Solutions to the Top 5 Marketing Challenges of Professionals

Last week I outlined the common marketing challenges professionals have been sharing with me.  This week, I’d like to offer some solutions which have been working for me and others in my network.

1)    Time and Money were the top 2 responses

Kim Scott of Schott Cultural Consulting shared with me her findings from a 2009 survey she conducted with small businesses.  She discovered that small businesses with 5-20 employees have a marketing challenge of seeking out and entering markets quickly and effectively. Her solution to that problem was to pull data from Scarborough, Nielsen and global economic research for her clients. This type of research shows a business how they can quickly monetize a product or service into a net profit. 

On the other hand, sole-practitioners that only have 1 fulltime employee responded by saying their biggest challenge was time and money. She was able to resolve this challenge for her clients, by coaching them how to outsource and delegate so that they’re not doing it all.  Once the workload was properly balanced, then she corrected their target market and marketing plan using research.

Kim often tells sole-practitioners: “if you don’t know the profitability of your ideal client based on research, then you will be spinning your wheels and burn through cash flow trying to re-position yourself. Want to know how many prospects were converted into paying customers based on a product or service offering? Not sure how much profit your idea will generate? Then ask a marketing consultant…the research is there”.

Other solutions to the time/money challenge:

Create a business plan or marketing plan regarding what you do, what clients you serve, who your referral partners are, how and where to network, what marketing tactics you will use, allocate dollars to it, measure results, and repeat cycle making adjustments based on what you learned.  There are books, coaches, programs, online tools, etc. to help hold you accountable to a plan, or to create a plan, and to measure the results of your plan.  Yes, these things take some money and money, but it isn’t cost prohibitive nor will it take time away from your business.  Some of the resources are as low as $20 or less for a book, or $20/month, or a 6 week program for $250.  I can get into specifics if you are interested.  Just contact me, or look at point #3 below for starters.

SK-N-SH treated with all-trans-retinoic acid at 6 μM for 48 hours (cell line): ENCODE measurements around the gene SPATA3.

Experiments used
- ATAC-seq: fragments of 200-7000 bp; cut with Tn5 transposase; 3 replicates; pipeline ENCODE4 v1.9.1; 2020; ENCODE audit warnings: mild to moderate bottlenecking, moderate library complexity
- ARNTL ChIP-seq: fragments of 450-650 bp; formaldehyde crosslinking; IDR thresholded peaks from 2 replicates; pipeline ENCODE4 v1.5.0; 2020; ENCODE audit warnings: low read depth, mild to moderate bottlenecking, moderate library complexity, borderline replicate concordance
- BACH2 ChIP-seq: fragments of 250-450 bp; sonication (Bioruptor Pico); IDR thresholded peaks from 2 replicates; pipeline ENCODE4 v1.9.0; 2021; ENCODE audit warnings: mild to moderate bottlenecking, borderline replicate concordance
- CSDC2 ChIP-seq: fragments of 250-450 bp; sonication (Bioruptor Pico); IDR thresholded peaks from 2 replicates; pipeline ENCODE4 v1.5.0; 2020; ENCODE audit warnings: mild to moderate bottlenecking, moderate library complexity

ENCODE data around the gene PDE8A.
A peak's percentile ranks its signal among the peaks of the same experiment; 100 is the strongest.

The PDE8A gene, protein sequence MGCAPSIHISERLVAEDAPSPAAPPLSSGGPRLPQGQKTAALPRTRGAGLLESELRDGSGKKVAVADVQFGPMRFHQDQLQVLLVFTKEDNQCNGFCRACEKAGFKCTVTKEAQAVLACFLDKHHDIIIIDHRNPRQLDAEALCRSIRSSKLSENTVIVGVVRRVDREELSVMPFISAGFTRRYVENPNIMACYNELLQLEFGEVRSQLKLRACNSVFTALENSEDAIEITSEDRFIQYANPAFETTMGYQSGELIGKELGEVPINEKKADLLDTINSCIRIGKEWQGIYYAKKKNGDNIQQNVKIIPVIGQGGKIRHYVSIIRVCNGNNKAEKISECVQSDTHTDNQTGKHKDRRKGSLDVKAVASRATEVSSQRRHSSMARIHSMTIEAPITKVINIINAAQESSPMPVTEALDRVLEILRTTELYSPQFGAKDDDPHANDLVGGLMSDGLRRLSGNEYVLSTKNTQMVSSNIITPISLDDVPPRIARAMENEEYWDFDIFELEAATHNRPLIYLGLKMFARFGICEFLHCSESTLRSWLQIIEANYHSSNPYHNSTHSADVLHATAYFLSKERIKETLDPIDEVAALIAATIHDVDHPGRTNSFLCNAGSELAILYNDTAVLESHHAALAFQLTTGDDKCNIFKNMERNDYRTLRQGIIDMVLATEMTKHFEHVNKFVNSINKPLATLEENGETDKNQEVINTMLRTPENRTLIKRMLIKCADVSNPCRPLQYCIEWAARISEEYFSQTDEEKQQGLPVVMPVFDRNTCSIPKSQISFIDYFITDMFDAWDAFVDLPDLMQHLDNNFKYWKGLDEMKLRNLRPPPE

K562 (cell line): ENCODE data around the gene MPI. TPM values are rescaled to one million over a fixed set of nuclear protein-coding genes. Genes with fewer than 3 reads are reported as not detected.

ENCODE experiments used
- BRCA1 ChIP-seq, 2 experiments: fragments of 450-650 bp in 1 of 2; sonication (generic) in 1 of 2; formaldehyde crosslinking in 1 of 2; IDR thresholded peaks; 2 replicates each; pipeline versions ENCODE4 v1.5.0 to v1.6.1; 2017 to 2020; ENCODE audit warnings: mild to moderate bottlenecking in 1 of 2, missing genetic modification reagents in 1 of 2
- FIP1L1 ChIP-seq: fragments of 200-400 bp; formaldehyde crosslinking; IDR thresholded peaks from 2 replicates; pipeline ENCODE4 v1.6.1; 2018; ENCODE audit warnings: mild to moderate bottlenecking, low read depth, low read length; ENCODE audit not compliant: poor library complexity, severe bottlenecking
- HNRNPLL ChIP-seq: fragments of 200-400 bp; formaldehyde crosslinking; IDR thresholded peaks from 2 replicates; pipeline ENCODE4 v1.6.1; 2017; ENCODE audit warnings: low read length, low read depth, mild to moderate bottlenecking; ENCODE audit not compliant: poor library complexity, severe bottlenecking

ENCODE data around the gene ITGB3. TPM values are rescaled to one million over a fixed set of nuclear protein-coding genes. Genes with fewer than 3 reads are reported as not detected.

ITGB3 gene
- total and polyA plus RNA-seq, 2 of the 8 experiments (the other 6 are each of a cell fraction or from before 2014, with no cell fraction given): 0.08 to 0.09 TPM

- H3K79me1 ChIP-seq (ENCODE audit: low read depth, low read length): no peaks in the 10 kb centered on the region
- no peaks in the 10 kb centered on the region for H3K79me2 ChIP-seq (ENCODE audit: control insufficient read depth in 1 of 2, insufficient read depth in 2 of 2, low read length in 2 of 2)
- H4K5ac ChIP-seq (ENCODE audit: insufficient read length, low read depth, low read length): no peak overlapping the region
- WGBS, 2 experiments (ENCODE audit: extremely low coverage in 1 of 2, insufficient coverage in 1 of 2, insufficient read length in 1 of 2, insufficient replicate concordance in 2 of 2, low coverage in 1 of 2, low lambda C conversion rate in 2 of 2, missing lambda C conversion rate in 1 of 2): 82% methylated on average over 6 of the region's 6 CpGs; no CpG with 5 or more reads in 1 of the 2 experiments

The tools also allow you to use your time efficiently so you are working on your business while working in your business.  You must do both to be successful!  Eventually you may be able to hire out some of the work with some added income.  Virtual assistants, contract attorneys, contract consultants can all help you on an ala carte basis as your budget allows.  This frees you up to do the things you are good at and which create income for you.

3)     Finding a target market or demographic to serve and then creating an effective marketing message that addresses their needs.

A friend of mine who is a coach mentioned how at one point he was exhausting himself with his marketing.    Eventually he learned how to design programs out of the expressed needs of his clients, rather than creating programs hoping his clients would need them.  That makes all the sense in the world.  I’ve heard for years, “find a need and fill it”, or “you’ll make all the money you want by helping others get what they want.”  It’s true.  I’ve experienced this myself.

If you have clients but feel you are spinning your wheels, buy this book:  Book Yourself Solid by Michael Port. He will help you create your ideal target market and be so busy serving them you’ll never have to work with the wrong client again.  You won’t be ‘crazy’ busy, like you have been.  You’ll be spending the right amount of time, with the right people, and be energized by your work.  So much so, that you’ll hardly believe you are getting paid to do what you love so much!

If you don’t yet have clients or want more clients, then buy this book:  Get Clients Now, by CJ Hayden.  It approaches marketing like a menu in a restaurant.  You won’t eat the whole menu in one sitting, nor can you take on all of marketing at once.  It breaks down marketing into manageable portions:  an appetizer, a main course, and a dessert that you select from the menu of marketing options.  You’ll create daily action steps for yourself all on a one page document and at the end of one month, you will achieve your goals if you stick to the program.  You can create a new program the next month with different marketing options, or use the same one and maybe ramp up your goals to the next level.  You’ll deal with all stages of the sales cycle systematically and with ease, including: filling the pipeline, getting appointments, making presentations, follow-up, and closing the sale.   I also have a resource who created a group course around Get Client Now, so you have built in accountability.  The book alone is a starting point, but creating a community of supportive partners will help you take the ideas to the next level.